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General News of Monday, 27 July 2020


Coronavirus: Your directive puts us at risk – Passengers tell Akufo-Addo

Passengers have called on President Akufo-Addo to reconsider his decision play videoPassengers have called on President Akufo-Addo to reconsider his decision

The president’s recent directive that allows commercial vehicles to operate in full capacity is one that has been described as “highly insensitive” on his part.

Some Ghanaians have therefore called on the first gentleman of the land to, as a matter of urgency, reconsider his decision or risk seeing a surge in Coronavirus cases.

GhanaWeb on Monday, July 27, paid a visit to some commercial vehicle stations in the country to examine how passengers and drivers are complying with the new directive.

The team observed the usual congestion in buses which is considered a threat to the country in the wake of the surge in COVID-19 cases.

Also, the disregard for social distancing poses a possible transfer of the virus since some passengers’ continue to board buses without wearing a nose mask.

A middle-aged woman who spoke to GhanaWeb said no matter how they (passengers) convince drivers to at least maintain some distance, they do not heed to their plea justifying their actions with the president’s new mandate.

“What the president did is highly risky. I fear for my life. We are no longer observing physical distancing,” said Madam Anokye, a passenger at the Kanieshie trotro station in Accra.

Another man added, “Coronavirus still lives among us. Even when we were observing the physical distances there were chances of it spreading how much more now? He needs to think about the lives of citizens. Our cases will surely go up”.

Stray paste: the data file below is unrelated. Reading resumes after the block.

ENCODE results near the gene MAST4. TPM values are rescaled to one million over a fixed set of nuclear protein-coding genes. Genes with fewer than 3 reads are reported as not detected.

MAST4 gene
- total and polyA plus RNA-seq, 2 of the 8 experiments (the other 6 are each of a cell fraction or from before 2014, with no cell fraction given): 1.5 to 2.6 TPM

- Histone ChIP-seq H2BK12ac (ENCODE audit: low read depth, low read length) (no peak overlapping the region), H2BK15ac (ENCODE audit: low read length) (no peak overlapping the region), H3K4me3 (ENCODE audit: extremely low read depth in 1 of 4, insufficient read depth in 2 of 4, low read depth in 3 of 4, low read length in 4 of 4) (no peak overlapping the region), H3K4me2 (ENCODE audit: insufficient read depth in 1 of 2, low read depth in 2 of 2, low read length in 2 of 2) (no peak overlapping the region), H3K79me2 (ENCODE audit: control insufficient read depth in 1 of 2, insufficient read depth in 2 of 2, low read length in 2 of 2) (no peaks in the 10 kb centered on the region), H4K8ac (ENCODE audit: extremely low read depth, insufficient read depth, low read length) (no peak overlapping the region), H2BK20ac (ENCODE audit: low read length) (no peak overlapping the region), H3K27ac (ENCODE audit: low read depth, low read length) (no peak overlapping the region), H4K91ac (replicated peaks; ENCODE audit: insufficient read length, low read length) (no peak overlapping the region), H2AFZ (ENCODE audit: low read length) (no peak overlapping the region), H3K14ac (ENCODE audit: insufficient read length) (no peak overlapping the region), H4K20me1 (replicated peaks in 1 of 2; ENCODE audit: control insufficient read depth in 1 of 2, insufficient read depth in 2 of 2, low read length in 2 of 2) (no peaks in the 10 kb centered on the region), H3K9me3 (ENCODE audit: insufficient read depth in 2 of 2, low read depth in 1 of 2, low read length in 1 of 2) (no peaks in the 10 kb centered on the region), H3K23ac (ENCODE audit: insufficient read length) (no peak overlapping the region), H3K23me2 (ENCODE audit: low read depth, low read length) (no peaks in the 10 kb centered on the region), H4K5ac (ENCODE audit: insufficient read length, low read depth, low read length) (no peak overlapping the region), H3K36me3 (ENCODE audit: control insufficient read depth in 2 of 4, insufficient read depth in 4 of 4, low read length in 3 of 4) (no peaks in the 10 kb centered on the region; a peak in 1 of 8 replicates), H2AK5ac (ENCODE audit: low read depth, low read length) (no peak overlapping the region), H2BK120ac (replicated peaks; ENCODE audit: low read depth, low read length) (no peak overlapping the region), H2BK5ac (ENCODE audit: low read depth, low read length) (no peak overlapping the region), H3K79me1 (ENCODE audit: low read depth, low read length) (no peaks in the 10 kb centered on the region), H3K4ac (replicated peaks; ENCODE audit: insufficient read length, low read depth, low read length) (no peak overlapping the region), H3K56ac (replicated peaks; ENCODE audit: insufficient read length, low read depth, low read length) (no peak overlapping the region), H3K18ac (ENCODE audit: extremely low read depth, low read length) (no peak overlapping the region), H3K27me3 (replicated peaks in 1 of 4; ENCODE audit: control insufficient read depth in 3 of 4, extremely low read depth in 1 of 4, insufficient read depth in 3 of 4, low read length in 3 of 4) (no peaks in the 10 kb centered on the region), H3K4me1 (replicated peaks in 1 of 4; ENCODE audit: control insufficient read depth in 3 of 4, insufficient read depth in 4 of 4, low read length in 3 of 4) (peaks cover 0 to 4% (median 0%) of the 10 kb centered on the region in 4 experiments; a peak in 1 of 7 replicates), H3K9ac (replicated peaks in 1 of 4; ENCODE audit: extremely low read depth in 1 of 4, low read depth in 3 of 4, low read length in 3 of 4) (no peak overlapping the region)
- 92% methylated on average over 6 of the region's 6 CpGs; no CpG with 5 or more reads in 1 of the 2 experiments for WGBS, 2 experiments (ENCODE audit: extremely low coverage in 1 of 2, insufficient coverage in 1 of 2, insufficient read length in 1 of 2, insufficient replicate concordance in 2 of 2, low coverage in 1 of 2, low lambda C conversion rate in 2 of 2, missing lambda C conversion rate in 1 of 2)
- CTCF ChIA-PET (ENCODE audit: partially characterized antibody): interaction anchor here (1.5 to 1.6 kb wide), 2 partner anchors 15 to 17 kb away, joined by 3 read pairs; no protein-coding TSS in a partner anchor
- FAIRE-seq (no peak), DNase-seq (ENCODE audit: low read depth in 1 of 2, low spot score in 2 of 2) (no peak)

In Ghana, the most common form of transportation is the ‘trotro’ bus. It is the cheapest form of transportation that accommodates a little over 22 passengers depending on the size of the vehicle.

Some identified challenge that comes with boarding these buses has been with the nature of the seats which are closely packed together due to the lack of space. Those who can, however, afford the cost of taxi’s somehow enjoy the ‘luxury’ of space.

Another passenger who spoke on the challenges currently experienced said, “We want the media to channel our grievances to the government, we want a reduction in transport fares. We are afraid for our lives. You can see how we are closely seated but as you know, there is little we can do about the situation”.

In the wake of these challenges, passengers are also calling for an immediate reduction in transport fares since drivers are now operating at full capacity.

But drivers, on the side, cautioned government against any move of a reduction in fares referring the situation to the recent increment in fuel prices at pump stations.

Speaking on behalf of drivers, Alhaji Yakubu, who operates at the Kanieshie Station noted, “Let it be known that we increased our transport fares as a result in fuel prices not the reduction of the number of passengers and therefore nobody can tell us to reduce fares. Our sales have dropped. How are we expected to pay our car owners? ”

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